New York, 1952
The smell of books lingered in the air as card catalog drawers clinked closed and creaked open. Dena Epstein walked through the golden light bouncing off the stone walls. She might have felt at home in any library, even if she had never been there before. On this day in 1952, she found herself in the New York Public Library, a monument to curiosity and learning in the heart of Manhattan. Dena had studied music and library science, and had worked as a music librarian. At thirty-six years old, her career as a librarian was temporarily on hold as her husband worked a government job and she took care of their children.
Not working in a library didn’t seem to suit Dena, though. She wanted to engage her mind, she wanted to have interesting things to think about. Unanswered research questions nagged her. One of those questions made her come to the library from her home in New Jersey.
Although it didn't end up helping me with that research, Tucker's opinions about the abolition of slavery struck me. Here was a man, standing up in front of the Virginia legislature, calling out Thomas Jefferson specifically and calling the United States more or less a bunch of hypocrites.
I spent February at the James Ford Bell Library at the University of Minnesota in Minneapolis on a William Reese Company Fellowship, looking at the papers of Captain John Gabriel Stedman and investigating the banjo's early history in Suriname and the Caribbean.
Inspiring women, innovative approaches to living and learning, and pioneering social justice work: sound like something from the #metoo or #TimesUp movements? Maybe, but it was also how women at the Hull-House in Chicago lived and worked over 100 years ago.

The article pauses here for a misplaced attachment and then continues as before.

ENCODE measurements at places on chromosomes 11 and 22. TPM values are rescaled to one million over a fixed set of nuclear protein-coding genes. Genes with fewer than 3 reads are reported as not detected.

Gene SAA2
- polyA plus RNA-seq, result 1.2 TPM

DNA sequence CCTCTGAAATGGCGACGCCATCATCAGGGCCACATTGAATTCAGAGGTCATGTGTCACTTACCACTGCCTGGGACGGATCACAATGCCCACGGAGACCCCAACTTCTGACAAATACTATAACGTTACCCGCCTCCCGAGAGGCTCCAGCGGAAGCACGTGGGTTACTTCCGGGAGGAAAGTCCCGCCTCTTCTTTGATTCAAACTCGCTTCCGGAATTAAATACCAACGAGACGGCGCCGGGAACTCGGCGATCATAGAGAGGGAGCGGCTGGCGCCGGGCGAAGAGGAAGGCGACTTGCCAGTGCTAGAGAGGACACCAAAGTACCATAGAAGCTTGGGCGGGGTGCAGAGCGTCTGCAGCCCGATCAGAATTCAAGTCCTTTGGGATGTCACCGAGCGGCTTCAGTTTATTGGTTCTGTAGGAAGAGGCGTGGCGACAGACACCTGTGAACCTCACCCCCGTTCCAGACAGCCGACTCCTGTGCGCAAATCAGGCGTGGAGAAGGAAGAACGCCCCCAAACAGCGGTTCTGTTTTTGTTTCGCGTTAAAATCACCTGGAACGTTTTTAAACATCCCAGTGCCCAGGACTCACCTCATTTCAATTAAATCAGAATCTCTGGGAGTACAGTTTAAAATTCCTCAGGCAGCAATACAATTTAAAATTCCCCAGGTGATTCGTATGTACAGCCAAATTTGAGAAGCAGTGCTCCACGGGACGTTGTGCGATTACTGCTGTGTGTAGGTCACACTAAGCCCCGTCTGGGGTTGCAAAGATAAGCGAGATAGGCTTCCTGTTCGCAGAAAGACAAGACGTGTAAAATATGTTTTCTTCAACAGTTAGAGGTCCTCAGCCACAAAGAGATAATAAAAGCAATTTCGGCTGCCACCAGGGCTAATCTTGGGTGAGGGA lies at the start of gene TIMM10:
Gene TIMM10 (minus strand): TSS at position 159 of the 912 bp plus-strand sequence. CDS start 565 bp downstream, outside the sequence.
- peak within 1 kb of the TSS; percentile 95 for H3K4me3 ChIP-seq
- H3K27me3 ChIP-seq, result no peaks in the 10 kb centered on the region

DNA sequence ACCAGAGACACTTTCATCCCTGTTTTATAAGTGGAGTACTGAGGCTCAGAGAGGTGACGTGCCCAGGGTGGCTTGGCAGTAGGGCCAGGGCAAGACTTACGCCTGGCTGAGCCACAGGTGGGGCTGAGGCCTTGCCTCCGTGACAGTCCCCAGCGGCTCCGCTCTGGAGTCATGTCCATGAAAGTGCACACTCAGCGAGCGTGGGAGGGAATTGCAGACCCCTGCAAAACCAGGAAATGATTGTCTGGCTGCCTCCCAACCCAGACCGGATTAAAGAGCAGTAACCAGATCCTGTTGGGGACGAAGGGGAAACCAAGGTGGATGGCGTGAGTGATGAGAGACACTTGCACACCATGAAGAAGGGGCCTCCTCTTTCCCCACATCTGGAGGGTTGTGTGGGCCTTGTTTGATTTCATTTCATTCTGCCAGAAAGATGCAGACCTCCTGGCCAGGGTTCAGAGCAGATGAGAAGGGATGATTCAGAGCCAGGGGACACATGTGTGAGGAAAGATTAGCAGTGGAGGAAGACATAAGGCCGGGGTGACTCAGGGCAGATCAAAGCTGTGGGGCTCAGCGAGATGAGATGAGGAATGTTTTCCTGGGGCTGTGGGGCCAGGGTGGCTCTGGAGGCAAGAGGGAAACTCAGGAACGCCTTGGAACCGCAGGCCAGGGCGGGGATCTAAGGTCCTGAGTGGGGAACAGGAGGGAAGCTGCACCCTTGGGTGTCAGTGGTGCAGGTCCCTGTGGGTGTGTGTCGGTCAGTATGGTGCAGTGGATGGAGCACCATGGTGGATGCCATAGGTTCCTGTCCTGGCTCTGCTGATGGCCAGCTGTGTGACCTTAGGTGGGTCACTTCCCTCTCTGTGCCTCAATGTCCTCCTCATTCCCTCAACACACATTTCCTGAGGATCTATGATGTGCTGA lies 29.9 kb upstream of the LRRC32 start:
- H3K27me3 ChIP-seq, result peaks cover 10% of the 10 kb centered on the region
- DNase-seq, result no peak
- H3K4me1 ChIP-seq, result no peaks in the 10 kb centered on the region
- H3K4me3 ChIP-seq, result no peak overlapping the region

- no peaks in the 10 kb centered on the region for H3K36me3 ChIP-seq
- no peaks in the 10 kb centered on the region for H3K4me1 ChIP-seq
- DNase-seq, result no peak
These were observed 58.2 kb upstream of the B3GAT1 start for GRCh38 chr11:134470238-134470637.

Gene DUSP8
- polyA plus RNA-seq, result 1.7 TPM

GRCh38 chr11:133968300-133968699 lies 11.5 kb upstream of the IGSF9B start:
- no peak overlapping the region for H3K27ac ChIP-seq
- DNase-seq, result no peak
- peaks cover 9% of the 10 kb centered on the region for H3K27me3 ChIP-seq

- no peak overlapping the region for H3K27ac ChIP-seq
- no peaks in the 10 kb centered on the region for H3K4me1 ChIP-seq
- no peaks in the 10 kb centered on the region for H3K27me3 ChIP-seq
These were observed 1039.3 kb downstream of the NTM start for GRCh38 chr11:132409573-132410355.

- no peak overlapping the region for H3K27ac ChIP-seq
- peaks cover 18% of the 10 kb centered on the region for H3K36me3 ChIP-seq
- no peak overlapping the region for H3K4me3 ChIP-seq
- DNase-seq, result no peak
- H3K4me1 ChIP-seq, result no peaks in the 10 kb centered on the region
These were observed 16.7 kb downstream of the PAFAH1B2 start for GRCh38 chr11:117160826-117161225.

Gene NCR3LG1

While I was in Chicago in February, I had a chance to visit the Hull-House and be totally amazed by these women, who I already knew a little bit about. Here is a tour and brief history of the settlement house.
Think hockey is a white sport? The fast-paced action and some signature moves are thanks to a pioneering Black Hockey League that changed the game forever.
The Coloured Hockey League of the Maritimes was truly innovative in so many ways, and I'm glad that George and Darril Fosty researched the story in their book Black Ice: The Lost History of the Colored Hockey League of the Maritimes, 1895–1925. I can't remember where I first heard about the anecdote that led me to the Fostys' book, and I didn't know much about the history of Black Canadians in Nova Scotia or the Maritimes, but I've found some cool research of which I hope to share more.
Is your neighbor being annoying? Too loud? Coveting another neighbor's wife? What do you do about it?
Just in time for election day, OZY published my piece on how early feminists in the U.S. got inspiration from women participating in the French Revolution. This story was inspired by an essay in Riot and Revelry in Early America, a book that explores the celebrations, parades, and traditions that helped create American culture, even if they have been forgotten.
Friday the 13th has enough scary stuff, so here are some cute photos of kids celebrating Halloween festivities!
Come in, the stacks are open.
Away from prying eyes, damaging light, and pilfering hands, the most special collections are kept in closed stacks. You need an appointment to view the objects, letters, and books that open a door to the past.
Here, pieces of material culture are examined in the light. The stacks are open. Read the stories behind objects and ephemera found in private collections, archives, and museums.
African American History
Banjo Collector's Gathering
"Freak Show" History
James Ford Bell Library
Native American History
New York City
South American History
World War II